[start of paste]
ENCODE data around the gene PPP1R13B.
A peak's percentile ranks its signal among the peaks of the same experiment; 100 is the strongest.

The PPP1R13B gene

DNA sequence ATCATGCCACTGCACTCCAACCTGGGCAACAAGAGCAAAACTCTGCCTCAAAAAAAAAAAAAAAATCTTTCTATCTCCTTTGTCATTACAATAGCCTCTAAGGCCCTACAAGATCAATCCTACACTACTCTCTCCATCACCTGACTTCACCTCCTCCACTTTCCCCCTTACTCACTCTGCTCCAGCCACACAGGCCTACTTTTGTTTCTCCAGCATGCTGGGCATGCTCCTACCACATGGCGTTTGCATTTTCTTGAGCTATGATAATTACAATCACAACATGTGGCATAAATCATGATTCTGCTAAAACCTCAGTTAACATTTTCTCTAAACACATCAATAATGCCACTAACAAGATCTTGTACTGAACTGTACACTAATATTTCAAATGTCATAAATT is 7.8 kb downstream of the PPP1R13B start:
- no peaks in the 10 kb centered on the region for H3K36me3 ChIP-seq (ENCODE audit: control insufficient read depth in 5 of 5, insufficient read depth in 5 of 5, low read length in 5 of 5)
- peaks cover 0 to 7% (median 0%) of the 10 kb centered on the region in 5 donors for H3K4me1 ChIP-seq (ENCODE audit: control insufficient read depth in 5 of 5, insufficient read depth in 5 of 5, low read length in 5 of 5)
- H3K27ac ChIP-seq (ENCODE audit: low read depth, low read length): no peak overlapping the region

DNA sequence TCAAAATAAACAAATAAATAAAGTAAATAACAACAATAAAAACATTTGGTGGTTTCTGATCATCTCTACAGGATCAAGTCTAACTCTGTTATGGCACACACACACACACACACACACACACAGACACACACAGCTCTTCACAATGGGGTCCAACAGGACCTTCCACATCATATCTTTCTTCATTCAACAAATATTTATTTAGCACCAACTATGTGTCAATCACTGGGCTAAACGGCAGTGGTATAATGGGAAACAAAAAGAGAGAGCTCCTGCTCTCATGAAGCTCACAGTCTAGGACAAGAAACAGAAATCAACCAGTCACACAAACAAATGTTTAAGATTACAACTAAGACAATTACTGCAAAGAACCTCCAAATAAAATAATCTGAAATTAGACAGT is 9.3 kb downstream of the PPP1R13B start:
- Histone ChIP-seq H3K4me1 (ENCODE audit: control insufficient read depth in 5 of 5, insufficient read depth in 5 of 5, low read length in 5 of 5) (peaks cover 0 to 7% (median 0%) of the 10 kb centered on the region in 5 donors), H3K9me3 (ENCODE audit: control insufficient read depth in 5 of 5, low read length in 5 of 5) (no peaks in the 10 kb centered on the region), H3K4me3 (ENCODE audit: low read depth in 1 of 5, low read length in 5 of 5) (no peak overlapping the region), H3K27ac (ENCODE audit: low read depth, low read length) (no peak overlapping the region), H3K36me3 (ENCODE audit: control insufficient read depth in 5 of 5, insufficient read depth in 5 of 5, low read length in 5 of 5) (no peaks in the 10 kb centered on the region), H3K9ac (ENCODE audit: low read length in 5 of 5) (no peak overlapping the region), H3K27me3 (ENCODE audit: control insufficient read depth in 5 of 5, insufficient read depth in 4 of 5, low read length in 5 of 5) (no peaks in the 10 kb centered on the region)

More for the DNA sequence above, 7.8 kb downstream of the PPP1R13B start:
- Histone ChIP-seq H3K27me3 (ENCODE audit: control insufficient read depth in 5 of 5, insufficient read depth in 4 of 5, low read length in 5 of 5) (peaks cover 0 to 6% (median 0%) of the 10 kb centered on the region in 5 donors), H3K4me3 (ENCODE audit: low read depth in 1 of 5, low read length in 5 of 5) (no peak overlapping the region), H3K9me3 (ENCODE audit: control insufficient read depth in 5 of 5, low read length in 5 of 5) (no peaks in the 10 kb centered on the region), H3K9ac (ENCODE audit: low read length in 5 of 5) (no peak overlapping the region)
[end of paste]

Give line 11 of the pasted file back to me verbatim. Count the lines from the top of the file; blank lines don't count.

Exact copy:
- Histone ChIP-seq H3K27me3 (ENCODE audit: control insufficient read depth in 5 of 5, insufficient read depth in 4 of 5, low read length in 5 of 5) (peaks cover 0 to 6% (median 0%) of the 10 kb centered on the region in 5 donors), H3K4me3 (ENCODE audit: low read depth in 1 of 5, low read length in 5 of 5) (no peak overlapping the region), H3K9me3 (ENCODE audit: control insufficient read depth in 5 of 5, low read length in 5 of 5) (no peaks in the 10 kb centered on the region), H3K9ac (ENCODE audit: low read length in 5 of 5) (no peak overlapping the region)